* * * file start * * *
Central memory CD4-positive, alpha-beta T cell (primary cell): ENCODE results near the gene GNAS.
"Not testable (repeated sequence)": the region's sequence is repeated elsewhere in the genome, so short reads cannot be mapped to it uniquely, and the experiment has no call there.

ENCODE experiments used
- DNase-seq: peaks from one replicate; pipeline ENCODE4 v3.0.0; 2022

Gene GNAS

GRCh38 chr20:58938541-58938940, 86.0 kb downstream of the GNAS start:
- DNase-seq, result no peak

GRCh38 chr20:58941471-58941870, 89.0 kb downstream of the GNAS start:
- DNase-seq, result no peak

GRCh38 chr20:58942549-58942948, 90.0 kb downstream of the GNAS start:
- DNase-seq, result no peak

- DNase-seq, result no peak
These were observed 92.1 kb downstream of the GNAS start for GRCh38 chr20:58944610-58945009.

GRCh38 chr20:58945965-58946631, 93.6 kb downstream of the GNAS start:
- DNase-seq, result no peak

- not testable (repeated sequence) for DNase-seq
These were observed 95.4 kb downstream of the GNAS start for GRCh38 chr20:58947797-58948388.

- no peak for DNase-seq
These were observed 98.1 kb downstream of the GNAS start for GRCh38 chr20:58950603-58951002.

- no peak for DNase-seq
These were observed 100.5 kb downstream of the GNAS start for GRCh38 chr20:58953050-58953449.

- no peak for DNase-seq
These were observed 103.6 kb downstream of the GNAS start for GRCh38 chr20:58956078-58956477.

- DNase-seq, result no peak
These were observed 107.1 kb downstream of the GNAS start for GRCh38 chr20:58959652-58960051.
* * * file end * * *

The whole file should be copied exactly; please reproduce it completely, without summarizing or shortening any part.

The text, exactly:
Central memory CD4-positive, alpha-beta T cell (primary cell): ENCODE results near the gene GNAS.
"Not testable (repeated sequence)": the region's sequence is repeated elsewhere in the genome, so short reads cannot be mapped to it uniquely, and the experiment has no call there.

ENCODE experiments used
- DNase-seq: peaks from one replicate; pipeline ENCODE4 v3.0.0; 2022

Gene GNAS

GRCh38 chr20:58938541-58938940, 86.0 kb downstream of the GNAS start:
- DNase-seq, result no peak

GRCh38 chr20:58941471-58941870, 89.0 kb downstream of the GNAS start:
- DNase-seq, result no peak

GRCh38 chr20:58942549-58942948, 90.0 kb downstream of the GNAS start:
- DNase-seq, result no peak

- DNase-seq, result no peak
These were observed 92.1 kb downstream of the GNAS start for GRCh38 chr20:58944610-58945009.

GRCh38 chr20:58945965-58946631, 93.6 kb downstream of the GNAS start:
- DNase-seq, result no peak

- not testable (repeated sequence) for DNase-seq
These were observed 95.4 kb downstream of the GNAS start for GRCh38 chr20:58947797-58948388.

- no peak for DNase-seq
These were observed 98.1 kb downstream of the GNAS start for GRCh38 chr20:58950603-58951002.

- no peak for DNase-seq
These were observed 100.5 kb downstream of the GNAS start for GRCh38 chr20:58953050-58953449.

- no peak for DNase-seq
These were observed 103.6 kb downstream of the GNAS start for GRCh38 chr20:58956078-58956477.

- DNase-seq, result no peak
These were observed 107.1 kb downstream of the GNAS start for GRCh38 chr20:58959652-58960051.